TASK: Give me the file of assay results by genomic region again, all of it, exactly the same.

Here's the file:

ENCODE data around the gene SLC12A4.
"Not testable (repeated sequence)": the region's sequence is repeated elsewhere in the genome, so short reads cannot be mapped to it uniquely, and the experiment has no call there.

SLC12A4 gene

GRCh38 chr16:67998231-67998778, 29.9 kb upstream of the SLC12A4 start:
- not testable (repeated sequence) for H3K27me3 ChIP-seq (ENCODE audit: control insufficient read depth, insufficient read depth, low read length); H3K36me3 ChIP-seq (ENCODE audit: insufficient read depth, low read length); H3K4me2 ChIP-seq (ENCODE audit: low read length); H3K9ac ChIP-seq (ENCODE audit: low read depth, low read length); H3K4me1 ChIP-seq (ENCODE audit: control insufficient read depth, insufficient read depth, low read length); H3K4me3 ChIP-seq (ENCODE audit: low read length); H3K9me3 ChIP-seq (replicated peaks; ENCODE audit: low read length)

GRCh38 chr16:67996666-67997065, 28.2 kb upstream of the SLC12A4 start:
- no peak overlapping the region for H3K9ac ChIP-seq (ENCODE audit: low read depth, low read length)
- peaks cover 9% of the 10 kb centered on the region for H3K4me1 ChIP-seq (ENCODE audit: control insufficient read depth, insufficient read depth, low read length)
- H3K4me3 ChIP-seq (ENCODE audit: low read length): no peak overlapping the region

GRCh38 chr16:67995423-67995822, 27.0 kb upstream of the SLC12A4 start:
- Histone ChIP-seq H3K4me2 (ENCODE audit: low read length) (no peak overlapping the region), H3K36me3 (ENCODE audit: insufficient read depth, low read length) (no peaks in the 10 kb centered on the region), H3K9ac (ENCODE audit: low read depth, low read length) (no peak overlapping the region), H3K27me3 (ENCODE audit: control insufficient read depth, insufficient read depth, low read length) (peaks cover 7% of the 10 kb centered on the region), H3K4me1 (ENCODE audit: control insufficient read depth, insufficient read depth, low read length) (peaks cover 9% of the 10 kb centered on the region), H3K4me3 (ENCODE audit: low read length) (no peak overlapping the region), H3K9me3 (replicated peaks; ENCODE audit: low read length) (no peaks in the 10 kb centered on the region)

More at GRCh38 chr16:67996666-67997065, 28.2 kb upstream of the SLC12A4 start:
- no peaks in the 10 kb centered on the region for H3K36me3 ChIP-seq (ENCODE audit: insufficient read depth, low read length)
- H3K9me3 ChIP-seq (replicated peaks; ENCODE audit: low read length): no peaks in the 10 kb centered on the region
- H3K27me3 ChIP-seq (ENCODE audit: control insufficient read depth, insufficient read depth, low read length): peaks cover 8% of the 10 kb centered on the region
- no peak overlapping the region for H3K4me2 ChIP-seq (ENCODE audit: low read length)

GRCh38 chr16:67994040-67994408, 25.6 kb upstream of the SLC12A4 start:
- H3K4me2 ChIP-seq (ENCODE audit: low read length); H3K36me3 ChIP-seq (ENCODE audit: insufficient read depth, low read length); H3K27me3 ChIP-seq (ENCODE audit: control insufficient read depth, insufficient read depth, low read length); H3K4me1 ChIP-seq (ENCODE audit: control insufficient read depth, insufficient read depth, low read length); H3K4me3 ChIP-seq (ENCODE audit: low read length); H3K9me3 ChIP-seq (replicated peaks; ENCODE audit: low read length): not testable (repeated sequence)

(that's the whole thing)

ENCODE data around the gene SLC12A4.
"Not testable (repeated sequence)": the region's sequence is repeated elsewhere in the genome, so short reads cannot be mapped to it uniquely, and the experiment has no call there.

SLC12A4 gene

GRCh38 chr16:67998231-67998778, 29.9 kb upstream of the SLC12A4 start:
- not testable (repeated sequence) for H3K27me3 ChIP-seq (ENCODE audit: control insufficient read depth, insufficient read depth, low read length); H3K36me3 ChIP-seq (ENCODE audit: insufficient read depth, low read length); H3K4me2 ChIP-seq (ENCODE audit: low read length); H3K9ac ChIP-seq (ENCODE audit: low read depth, low read length); H3K4me1 ChIP-seq (ENCODE audit: control insufficient read depth, insufficient read depth, low read length); H3K4me3 ChIP-seq (ENCODE audit: low read length); H3K9me3 ChIP-seq (replicated peaks; ENCODE audit: low read length)

GRCh38 chr16:67996666-67997065, 28.2 kb upstream of the SLC12A4 start:
- no peak overlapping the region for H3K9ac ChIP-seq (ENCODE audit: low read depth, low read length)
- peaks cover 9% of the 10 kb centered on the region for H3K4me1 ChIP-seq (ENCODE audit: control insufficient read depth, insufficient read depth, low read length)
- H3K4me3 ChIP-seq (ENCODE audit: low read length): no peak overlapping the region

GRCh38 chr16:67995423-67995822, 27.0 kb upstream of the SLC12A4 start:
- Histone ChIP-seq H3K4me2 (ENCODE audit: low read length) (no peak overlapping the region), H3K36me3 (ENCODE audit: insufficient read depth, low read length) (no peaks in the 10 kb centered on the region), H3K9ac (ENCODE audit: low read depth, low read length) (no peak overlapping the region), H3K27me3 (ENCODE audit: control insufficient read depth, insufficient read depth, low read length) (peaks cover 7% of the 10 kb centered on the region), H3K4me1 (ENCODE audit: control insufficient read depth, insufficient read depth, low read length) (peaks cover 9% of the 10 kb centered on the region), H3K4me3 (ENCODE audit: low read length) (no peak overlapping the region), H3K9me3 (replicated peaks; ENCODE audit: low read length) (no peaks in the 10 kb centered on the region)

More at GRCh38 chr16:67996666-67997065, 28.2 kb upstream of the SLC12A4 start:
- no peaks in the 10 kb centered on the region for H3K36me3 ChIP-seq (ENCODE audit: insufficient read depth, low read length)
- H3K9me3 ChIP-seq (replicated peaks; ENCODE audit: low read length): no peaks in the 10 kb centered on the region
- H3K27me3 ChIP-seq (ENCODE audit: control insufficient read depth, insufficient read depth, low read length): peaks cover 8% of the 10 kb centered on the region
- no peak overlapping the region for H3K4me2 ChIP-seq (ENCODE audit: low read length)

GRCh38 chr16:67994040-67994408, 25.6 kb upstream of the SLC12A4 start:
- H3K4me2 ChIP-seq (ENCODE audit: low read length); H3K36me3 ChIP-seq (ENCODE audit: insufficient read depth, low read length); H3K27me3 ChIP-seq (ENCODE audit: control insufficient read depth, insufficient read depth, low read length); H3K4me1 ChIP-seq (ENCODE audit: control insufficient read depth, insufficient read depth, low read length); H3K4me3 ChIP-seq (ENCODE audit: low read length); H3K9me3 ChIP-seq (replicated peaks; ENCODE audit: low read length): not testable (repeated sequence)